But In Light of the Law argues that women “rarely, if ever” commit the crime of abortion. This view stands on strong moral-theological ground. Many women are physically coerced into having abortions, and almost all women are coerced by patriarchal social structures which force them into ‘choices’ for which they do not have the same resources as do men. (This is not so, of course, for abortion providers. I write about this at some length in my new book Beyond the Abortion Wars, and it is the most important reason for any future policy criminalizing abortion punishing providers and not women.)
But the above interpretation of Canon Law is disputed, particularly on these vexing matters. And given that Pope Francis isn’t clear that he is addressing Canon Law, the argument over what, precisely, he said will likely go on until a clarification is made.
In the meantime, even if nothing new has been said, the shift of emphasis is important and substantial all by itself. Indeed, one wonders if it is no accident that this letter was released days before the Holy Father comes to the United States, a country gripped by an abortion discourse which could use a healthy dose of mercy.
Typically we seek forgiveness from those we have harmed. Thus…
I can understand why a woman might seek forgiveness from her unborn child. I can understand why she might seek forgiveness from her family. I can understand why she might seek forgiveness from herself. I can understand why she might seek forgiveness from God.
It’s less clear why priests should present themselves as the party from whom forgiveness should be sought. Is this the “coercion by patriarchal social structures” that the author refers to?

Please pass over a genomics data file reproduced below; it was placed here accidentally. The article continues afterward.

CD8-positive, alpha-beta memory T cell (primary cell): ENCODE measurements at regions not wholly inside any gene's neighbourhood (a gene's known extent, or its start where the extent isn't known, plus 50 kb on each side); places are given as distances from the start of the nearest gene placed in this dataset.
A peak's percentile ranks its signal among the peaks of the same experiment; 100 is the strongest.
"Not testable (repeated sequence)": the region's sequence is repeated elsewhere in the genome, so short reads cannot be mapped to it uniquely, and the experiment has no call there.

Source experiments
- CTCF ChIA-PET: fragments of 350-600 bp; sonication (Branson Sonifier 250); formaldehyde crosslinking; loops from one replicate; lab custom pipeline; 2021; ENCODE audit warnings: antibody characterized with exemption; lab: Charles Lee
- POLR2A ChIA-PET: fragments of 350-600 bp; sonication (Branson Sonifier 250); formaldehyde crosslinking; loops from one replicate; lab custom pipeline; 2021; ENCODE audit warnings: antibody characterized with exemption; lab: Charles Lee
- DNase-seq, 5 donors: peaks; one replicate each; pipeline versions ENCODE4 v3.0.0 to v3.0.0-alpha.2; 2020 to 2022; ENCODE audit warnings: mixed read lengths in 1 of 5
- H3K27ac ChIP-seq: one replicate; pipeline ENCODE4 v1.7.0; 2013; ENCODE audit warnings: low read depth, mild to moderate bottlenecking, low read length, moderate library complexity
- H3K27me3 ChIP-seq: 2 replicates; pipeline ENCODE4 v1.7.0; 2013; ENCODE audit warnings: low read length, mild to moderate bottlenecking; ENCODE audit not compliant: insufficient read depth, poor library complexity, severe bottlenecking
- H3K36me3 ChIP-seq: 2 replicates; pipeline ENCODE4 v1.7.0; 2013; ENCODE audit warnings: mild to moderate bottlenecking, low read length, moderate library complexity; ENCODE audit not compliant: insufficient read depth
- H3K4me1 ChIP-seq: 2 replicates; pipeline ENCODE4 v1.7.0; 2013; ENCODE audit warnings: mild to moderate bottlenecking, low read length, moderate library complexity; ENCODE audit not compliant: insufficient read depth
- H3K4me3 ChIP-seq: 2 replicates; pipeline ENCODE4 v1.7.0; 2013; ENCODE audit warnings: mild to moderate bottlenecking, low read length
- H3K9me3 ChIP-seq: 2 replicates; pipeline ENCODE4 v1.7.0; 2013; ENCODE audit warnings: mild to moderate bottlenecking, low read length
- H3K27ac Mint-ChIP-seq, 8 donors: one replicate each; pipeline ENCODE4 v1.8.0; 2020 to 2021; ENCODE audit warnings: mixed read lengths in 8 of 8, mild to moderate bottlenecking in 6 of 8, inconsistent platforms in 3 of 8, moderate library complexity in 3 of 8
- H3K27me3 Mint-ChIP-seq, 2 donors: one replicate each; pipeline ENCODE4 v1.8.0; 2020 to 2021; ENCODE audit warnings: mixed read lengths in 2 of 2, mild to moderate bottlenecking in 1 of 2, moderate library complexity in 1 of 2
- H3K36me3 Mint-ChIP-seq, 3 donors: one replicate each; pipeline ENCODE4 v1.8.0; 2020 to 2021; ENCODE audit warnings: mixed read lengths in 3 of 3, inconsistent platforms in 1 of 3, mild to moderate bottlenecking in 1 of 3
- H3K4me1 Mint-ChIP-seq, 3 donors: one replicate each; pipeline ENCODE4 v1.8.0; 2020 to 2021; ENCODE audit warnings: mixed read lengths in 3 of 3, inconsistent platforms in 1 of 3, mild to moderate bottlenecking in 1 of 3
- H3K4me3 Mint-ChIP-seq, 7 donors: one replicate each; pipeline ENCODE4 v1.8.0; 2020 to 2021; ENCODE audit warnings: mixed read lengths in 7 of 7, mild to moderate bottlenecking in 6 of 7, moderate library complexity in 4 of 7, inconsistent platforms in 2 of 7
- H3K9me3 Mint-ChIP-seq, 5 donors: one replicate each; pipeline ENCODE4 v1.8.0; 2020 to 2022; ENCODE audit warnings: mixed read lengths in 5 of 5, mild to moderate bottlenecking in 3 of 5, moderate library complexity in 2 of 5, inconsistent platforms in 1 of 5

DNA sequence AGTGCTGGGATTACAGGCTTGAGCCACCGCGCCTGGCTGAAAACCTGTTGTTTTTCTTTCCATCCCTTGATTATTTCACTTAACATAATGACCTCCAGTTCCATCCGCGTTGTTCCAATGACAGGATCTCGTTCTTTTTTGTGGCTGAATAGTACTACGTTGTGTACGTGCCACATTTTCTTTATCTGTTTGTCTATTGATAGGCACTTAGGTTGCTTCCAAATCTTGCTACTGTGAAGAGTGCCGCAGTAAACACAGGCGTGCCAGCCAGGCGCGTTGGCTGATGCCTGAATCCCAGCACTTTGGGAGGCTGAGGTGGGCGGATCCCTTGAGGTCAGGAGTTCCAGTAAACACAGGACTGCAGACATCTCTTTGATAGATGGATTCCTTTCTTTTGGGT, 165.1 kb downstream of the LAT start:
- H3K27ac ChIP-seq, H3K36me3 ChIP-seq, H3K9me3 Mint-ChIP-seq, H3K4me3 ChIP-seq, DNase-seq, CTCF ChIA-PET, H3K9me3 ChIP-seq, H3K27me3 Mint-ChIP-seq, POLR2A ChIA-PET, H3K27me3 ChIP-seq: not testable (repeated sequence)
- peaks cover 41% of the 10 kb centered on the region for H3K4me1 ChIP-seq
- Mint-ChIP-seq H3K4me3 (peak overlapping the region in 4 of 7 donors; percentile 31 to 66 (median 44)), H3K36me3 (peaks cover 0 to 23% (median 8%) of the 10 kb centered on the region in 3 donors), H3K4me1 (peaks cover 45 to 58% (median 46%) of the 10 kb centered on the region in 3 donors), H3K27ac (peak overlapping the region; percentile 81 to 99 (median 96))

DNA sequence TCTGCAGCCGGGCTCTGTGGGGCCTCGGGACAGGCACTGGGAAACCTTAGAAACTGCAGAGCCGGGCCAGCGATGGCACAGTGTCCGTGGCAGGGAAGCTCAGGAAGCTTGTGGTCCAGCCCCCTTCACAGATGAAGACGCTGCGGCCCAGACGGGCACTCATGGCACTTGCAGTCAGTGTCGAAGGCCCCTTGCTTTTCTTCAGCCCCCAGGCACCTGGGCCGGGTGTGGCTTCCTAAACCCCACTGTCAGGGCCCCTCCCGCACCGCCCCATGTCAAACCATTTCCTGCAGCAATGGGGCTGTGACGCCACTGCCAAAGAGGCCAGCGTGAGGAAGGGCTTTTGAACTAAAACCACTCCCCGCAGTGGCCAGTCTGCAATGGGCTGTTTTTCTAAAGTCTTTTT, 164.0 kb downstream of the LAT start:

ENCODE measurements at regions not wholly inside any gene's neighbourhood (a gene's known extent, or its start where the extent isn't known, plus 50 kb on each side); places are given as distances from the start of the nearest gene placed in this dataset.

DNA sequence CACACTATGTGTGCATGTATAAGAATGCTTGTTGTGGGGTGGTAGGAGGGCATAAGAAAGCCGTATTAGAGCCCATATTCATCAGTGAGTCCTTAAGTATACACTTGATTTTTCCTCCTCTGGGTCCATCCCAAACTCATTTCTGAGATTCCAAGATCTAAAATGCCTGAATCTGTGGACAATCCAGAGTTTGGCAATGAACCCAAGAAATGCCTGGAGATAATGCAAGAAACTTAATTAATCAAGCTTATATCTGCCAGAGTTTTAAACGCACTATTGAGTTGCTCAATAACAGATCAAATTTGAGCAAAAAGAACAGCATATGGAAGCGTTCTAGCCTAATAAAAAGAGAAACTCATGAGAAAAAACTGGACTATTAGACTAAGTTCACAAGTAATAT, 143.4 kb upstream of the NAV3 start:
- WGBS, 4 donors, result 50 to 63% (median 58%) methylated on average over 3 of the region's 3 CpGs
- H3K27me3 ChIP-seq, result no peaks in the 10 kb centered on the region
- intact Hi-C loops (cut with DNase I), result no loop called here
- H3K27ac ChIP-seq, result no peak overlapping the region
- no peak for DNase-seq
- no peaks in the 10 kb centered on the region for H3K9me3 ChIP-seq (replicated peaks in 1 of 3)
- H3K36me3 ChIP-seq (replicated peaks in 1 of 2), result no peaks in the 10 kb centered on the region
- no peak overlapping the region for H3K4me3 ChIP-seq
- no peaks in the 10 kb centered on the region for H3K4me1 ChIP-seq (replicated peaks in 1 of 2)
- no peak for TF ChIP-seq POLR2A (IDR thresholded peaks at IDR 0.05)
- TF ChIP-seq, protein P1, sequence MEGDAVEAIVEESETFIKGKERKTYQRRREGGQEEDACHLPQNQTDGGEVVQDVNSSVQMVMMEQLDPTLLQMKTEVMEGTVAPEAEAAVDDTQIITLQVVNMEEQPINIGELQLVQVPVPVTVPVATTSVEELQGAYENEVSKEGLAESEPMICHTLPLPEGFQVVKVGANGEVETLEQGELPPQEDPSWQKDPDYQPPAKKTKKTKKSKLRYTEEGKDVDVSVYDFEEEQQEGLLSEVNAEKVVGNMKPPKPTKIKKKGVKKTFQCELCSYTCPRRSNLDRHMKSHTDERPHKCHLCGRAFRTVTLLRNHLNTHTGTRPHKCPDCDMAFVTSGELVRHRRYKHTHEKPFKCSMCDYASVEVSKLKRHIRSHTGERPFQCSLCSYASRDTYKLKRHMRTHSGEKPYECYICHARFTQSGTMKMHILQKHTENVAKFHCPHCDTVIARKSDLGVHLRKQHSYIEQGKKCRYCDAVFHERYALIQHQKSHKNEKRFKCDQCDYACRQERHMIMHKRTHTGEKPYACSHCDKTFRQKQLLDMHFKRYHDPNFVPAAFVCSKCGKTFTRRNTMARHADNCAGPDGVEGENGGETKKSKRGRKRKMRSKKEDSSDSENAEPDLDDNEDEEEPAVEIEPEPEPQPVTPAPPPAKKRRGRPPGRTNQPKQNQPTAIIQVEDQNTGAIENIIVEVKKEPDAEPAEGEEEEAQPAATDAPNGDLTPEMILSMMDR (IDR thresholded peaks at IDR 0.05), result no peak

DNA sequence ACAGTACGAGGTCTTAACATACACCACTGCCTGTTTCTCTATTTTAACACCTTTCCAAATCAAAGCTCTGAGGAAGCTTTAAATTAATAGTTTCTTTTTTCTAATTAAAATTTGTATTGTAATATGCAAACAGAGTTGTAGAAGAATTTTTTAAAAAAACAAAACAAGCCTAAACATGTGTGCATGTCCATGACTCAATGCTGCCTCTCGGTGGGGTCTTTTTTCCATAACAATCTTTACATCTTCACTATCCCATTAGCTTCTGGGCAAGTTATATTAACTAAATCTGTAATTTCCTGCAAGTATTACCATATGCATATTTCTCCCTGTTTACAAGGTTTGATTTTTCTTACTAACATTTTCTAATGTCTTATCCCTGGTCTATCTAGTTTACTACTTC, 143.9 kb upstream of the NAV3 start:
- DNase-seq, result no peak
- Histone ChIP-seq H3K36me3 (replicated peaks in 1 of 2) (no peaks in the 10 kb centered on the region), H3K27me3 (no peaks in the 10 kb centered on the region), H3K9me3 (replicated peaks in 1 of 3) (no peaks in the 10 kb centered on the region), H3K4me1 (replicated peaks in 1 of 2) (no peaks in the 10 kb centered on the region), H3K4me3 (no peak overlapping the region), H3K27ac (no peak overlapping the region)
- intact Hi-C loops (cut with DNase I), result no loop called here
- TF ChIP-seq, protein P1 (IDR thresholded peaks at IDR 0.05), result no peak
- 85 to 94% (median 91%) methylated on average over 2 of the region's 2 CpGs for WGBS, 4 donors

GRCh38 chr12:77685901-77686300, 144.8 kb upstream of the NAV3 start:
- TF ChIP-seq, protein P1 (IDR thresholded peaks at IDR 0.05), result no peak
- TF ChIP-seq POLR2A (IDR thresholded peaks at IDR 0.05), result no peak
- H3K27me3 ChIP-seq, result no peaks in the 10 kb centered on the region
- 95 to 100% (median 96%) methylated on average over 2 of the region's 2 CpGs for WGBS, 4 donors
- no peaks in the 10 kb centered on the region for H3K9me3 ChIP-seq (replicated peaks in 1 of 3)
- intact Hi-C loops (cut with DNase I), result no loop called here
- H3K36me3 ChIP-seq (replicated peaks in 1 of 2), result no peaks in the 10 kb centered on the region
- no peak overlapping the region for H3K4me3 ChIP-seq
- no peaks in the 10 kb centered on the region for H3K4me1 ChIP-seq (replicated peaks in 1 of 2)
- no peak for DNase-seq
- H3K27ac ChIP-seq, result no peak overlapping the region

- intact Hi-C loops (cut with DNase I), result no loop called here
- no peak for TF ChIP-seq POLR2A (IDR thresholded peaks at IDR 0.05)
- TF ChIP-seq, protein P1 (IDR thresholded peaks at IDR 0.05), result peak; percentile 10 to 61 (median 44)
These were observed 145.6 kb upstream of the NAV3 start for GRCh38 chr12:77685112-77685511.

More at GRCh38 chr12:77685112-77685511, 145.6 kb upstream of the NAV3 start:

If the Church wishes to make peace with women who have had abortions, why not just make peace? Making peace might go, “We feel your pain, we pray for your healing, and welcome you among us.” Making peace with the person does not require making peace with the action they took.
If Francis wishes to teach the value of forgiveness, he might lead by example, and seek forgiveness on behalf of the Church for it’s demonizing of Planned Parenthood, an organization that does more to prevent abortion than the Church can, a fact which might bring a measure of humility to the Church’s own well intended efforts.
Such a demonstration of humility and mercy from the leader of the Church might help replace endlessly unproductive social conflict with a uniting recognition that all sides seek to end abortion, and all sides have valuable abilities to bring to that shared effort.
“It’s less clear why priests should present themselves as the party from whom forgiveness should be sought.”
Because in the Catholic Church the sacrament of reconciliation is the ordinary way in which people seek forgiveness for serious sins, and this sacrament involves confessing one’s sins to a priest?
You make a good point. Yes, of course, confessing to priests is a common very Catholic procedure. I was remiss in not acknowledging that.
For some, this is a sufficient answer, case closed. I’m not arguing with that choice.
By asking the question I’m only reporting that for me it’s not a sufficient answer. Your comment helps me investigate my own situation further.
Perhaps it’s the very personal nature of this particular sin that is giving me pause. And the insertion in to the equation of a third party male with no family experience.
Thanks to your comment, I realize now that if women who’ve had abortions were confessing to other married Catholic women who’ve faced the same challenges, I doubt it would have occurred to me to question the procedure. And if it was husbands confessing an abortion decision to a priest (did we forget them?), again I probably wouldn’t have complained.
I’m charmed by Pope Francis like everybody else, but must admit I’m kind of uncomfortable with the Church saying “come to us to seek forgiveness” when I see the Church as often being stubbornly reluctant to seek forgiveness from those it has harmed. Leading by example is the most persuasive way to reach this particular reader.
As your comment has correctly identified, I tend to be “way out there” on such issues. As example, when I become Pope I’m going to send all the male clergy from top to bottom out in to the field to help Catholic Charities serve the needy, and put the nuns in charge for awhile. Thus, my Papacy will be very brief, which I’m sure everyone can agree with. 🙂